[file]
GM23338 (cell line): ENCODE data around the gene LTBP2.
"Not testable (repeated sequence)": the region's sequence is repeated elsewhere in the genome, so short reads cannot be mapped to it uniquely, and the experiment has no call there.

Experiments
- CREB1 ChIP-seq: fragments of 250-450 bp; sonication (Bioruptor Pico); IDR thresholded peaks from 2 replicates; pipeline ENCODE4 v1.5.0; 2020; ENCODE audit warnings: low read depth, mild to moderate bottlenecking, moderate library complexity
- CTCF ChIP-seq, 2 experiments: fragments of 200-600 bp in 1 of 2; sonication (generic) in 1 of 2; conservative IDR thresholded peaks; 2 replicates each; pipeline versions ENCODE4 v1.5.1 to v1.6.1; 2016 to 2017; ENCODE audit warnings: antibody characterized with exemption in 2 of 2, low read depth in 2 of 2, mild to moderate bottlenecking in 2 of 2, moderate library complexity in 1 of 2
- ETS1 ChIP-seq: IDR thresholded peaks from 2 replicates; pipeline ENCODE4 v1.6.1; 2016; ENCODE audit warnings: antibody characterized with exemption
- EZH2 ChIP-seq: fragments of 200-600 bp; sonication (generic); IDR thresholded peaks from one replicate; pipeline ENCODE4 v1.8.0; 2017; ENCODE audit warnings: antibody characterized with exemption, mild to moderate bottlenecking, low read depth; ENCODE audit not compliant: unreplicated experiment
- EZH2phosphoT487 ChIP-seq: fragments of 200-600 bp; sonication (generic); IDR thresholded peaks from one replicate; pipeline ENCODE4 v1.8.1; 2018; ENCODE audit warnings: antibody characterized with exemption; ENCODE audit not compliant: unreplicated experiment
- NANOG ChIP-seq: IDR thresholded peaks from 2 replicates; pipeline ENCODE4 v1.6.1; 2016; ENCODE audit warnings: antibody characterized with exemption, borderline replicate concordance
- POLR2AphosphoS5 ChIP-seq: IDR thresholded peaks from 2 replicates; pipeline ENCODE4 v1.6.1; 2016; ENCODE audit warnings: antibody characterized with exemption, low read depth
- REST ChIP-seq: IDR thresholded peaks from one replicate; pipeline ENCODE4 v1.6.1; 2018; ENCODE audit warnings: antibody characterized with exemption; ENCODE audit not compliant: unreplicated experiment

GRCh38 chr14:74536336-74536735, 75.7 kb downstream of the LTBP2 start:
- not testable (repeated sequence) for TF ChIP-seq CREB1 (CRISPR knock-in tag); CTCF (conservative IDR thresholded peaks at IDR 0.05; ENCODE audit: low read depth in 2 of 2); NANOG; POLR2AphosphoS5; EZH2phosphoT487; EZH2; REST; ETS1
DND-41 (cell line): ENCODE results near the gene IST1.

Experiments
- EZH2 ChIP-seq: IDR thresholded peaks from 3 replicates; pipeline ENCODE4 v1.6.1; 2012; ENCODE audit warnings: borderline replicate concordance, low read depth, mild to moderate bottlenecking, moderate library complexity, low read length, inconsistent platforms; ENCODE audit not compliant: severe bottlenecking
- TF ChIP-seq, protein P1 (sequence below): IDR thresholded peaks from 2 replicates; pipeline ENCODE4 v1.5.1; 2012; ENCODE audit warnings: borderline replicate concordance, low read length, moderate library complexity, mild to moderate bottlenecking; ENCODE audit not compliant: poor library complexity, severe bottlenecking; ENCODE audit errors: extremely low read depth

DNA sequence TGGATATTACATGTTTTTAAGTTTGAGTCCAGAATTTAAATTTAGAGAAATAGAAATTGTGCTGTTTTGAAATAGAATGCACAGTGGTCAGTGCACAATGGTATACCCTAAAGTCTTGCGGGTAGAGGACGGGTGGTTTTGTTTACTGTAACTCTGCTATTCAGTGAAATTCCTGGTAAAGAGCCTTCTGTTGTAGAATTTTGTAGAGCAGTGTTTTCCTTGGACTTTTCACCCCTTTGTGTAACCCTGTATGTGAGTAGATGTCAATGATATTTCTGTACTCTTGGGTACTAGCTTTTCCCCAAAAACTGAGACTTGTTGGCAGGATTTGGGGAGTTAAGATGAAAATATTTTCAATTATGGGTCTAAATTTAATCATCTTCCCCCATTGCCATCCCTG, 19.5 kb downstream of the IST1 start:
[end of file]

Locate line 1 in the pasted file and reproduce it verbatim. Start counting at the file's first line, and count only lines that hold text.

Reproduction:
GM23338 (cell line): ENCODE data around the gene LTBP2.